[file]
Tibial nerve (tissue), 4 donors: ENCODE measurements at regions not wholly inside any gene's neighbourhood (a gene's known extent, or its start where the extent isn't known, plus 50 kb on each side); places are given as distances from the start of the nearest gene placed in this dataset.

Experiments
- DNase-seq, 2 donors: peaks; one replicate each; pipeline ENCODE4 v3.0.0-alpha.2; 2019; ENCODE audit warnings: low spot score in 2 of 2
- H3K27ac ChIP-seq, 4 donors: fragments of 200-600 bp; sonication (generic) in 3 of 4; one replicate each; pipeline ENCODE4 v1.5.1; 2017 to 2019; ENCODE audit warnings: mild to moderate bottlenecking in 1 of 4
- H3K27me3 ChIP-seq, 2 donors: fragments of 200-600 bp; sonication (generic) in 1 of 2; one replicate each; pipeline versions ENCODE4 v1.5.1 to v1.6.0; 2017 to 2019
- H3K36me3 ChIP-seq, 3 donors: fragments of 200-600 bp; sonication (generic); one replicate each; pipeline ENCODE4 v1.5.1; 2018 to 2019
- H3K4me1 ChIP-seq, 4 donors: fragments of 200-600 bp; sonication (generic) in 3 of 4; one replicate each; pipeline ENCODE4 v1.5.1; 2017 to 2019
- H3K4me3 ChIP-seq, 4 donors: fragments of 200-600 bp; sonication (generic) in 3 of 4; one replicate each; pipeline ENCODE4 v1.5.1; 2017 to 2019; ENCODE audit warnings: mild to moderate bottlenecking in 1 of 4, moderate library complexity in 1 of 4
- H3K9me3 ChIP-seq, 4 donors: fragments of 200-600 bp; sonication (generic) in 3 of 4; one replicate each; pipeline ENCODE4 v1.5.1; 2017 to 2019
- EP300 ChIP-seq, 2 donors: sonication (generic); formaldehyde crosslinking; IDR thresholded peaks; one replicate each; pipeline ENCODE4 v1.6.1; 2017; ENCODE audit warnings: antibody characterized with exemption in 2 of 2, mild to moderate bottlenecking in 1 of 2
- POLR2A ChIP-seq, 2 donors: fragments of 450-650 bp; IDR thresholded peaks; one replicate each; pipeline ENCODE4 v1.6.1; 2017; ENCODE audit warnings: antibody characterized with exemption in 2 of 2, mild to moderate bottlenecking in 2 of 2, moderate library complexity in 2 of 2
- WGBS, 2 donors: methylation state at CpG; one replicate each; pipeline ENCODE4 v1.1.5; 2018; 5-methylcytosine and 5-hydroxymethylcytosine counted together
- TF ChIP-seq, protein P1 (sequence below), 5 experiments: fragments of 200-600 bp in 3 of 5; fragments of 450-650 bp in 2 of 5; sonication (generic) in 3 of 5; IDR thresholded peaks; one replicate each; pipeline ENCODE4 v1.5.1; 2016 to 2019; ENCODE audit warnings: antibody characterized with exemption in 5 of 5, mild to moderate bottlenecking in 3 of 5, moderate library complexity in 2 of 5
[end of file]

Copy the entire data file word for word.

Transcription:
Tibial nerve (tissue), 4 donors: ENCODE measurements at regions not wholly inside any gene's neighbourhood (a gene's known extent, or its start where the extent isn't known, plus 50 kb on each side); places are given as distances from the start of the nearest gene placed in this dataset.

Experiments
- DNase-seq, 2 donors: peaks; one replicate each; pipeline ENCODE4 v3.0.0-alpha.2; 2019; ENCODE audit warnings: low spot score in 2 of 2
- H3K27ac ChIP-seq, 4 donors: fragments of 200-600 bp; sonication (generic) in 3 of 4; one replicate each; pipeline ENCODE4 v1.5.1; 2017 to 2019; ENCODE audit warnings: mild to moderate bottlenecking in 1 of 4
- H3K27me3 ChIP-seq, 2 donors: fragments of 200-600 bp; sonication (generic) in 1 of 2; one replicate each; pipeline versions ENCODE4 v1.5.1 to v1.6.0; 2017 to 2019
- H3K36me3 ChIP-seq, 3 donors: fragments of 200-600 bp; sonication (generic); one replicate each; pipeline ENCODE4 v1.5.1; 2018 to 2019
- H3K4me1 ChIP-seq, 4 donors: fragments of 200-600 bp; sonication (generic) in 3 of 4; one replicate each; pipeline ENCODE4 v1.5.1; 2017 to 2019
- H3K4me3 ChIP-seq, 4 donors: fragments of 200-600 bp; sonication (generic) in 3 of 4; one replicate each; pipeline ENCODE4 v1.5.1; 2017 to 2019; ENCODE audit warnings: mild to moderate bottlenecking in 1 of 4, moderate library complexity in 1 of 4
- H3K9me3 ChIP-seq, 4 donors: fragments of 200-600 bp; sonication (generic) in 3 of 4; one replicate each; pipeline ENCODE4 v1.5.1; 2017 to 2019
- EP300 ChIP-seq, 2 donors: sonication (generic); formaldehyde crosslinking; IDR thresholded peaks; one replicate each; pipeline ENCODE4 v1.6.1; 2017; ENCODE audit warnings: antibody characterized with exemption in 2 of 2, mild to moderate bottlenecking in 1 of 2
- POLR2A ChIP-seq, 2 donors: fragments of 450-650 bp; IDR thresholded peaks; one replicate each; pipeline ENCODE4 v1.6.1; 2017; ENCODE audit warnings: antibody characterized with exemption in 2 of 2, mild to moderate bottlenecking in 2 of 2, moderate library complexity in 2 of 2
- WGBS, 2 donors: methylation state at CpG; one replicate each; pipeline ENCODE4 v1.1.5; 2018; 5-methylcytosine and 5-hydroxymethylcytosine counted together
- TF ChIP-seq, protein P1 (sequence below), 5 experiments: fragments of 200-600 bp in 3 of 5; fragments of 450-650 bp in 2 of 5; sonication (generic) in 3 of 5; IDR thresholded peaks; one replicate each; pipeline ENCODE4 v1.5.1; 2016 to 2019; ENCODE audit warnings: antibody characterized with exemption in 5 of 5, mild to moderate bottlenecking in 3 of 5, moderate library complexity in 2 of 5